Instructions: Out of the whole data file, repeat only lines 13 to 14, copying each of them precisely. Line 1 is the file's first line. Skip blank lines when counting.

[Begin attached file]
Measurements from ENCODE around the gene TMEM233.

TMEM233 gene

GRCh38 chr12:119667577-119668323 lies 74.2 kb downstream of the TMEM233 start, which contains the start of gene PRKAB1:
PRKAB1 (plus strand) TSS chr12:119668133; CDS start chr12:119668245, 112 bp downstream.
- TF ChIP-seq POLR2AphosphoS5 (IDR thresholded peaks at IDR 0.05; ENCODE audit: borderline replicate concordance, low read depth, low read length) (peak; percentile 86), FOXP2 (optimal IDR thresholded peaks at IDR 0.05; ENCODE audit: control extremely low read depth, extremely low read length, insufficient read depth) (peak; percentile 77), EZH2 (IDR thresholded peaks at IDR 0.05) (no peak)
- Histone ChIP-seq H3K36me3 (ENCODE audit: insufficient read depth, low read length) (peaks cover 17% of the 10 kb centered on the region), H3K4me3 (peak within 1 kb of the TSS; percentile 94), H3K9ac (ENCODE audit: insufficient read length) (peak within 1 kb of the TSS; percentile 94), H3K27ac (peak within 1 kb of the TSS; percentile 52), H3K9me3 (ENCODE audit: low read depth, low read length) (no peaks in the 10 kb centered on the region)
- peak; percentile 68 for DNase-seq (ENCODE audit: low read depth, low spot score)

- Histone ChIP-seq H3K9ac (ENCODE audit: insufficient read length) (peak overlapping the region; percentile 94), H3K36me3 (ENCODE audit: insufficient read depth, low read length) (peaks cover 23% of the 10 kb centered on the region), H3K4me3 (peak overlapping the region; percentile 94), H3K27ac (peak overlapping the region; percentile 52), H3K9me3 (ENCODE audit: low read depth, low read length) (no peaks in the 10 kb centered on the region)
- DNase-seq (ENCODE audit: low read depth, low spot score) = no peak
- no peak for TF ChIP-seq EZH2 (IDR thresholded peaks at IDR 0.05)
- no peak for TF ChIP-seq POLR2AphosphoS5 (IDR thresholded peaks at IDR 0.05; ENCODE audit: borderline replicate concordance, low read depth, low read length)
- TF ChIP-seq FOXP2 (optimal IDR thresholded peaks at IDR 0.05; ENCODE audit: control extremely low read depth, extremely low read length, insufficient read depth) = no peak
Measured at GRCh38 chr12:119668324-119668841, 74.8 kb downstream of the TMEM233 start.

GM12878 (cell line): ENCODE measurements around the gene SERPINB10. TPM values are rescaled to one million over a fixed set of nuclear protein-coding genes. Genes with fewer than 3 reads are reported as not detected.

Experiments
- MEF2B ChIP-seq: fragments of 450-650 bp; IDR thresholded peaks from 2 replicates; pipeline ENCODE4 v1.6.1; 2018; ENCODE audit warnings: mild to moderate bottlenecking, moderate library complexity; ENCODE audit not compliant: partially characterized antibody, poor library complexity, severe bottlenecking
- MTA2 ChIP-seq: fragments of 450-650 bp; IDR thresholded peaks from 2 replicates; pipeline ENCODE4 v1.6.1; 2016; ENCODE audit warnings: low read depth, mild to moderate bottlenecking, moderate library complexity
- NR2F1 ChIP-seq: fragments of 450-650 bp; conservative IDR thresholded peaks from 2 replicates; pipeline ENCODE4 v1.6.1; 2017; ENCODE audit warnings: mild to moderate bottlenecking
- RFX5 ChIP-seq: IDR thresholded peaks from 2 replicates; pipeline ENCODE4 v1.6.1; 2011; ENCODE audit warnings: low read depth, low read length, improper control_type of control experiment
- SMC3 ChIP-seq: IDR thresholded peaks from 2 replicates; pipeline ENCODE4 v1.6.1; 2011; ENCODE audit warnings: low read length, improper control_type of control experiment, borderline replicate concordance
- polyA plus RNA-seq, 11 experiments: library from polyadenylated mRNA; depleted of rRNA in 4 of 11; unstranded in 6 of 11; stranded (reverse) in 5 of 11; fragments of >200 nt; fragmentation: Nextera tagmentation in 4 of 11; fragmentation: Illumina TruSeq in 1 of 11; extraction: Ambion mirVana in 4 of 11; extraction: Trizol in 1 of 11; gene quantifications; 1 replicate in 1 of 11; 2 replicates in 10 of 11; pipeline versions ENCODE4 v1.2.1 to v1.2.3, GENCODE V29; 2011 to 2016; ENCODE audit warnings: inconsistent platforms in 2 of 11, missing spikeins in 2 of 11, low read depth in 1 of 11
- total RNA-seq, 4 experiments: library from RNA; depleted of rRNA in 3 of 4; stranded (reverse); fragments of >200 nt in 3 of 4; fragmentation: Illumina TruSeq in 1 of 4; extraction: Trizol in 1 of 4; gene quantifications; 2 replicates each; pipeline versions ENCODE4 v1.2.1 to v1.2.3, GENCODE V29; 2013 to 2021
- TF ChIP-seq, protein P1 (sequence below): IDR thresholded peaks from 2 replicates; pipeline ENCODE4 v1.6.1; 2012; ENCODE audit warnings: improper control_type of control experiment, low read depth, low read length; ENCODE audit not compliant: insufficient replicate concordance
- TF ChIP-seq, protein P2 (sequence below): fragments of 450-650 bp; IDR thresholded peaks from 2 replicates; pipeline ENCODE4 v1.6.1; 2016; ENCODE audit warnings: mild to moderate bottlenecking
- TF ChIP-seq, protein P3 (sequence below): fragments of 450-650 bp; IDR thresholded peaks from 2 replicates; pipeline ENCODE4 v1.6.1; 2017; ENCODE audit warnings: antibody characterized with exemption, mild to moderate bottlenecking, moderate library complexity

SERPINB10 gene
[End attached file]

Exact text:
Measured at GRCh38 chr12:119668324-119668841, 74.8 kb downstream of the TMEM233 start.

GM12878 (cell line): ENCODE measurements around the gene SERPINB10. TPM values are rescaled to one million over a fixed set of nuclear protein-coding genes. Genes with fewer than 3 reads are reported as not detected.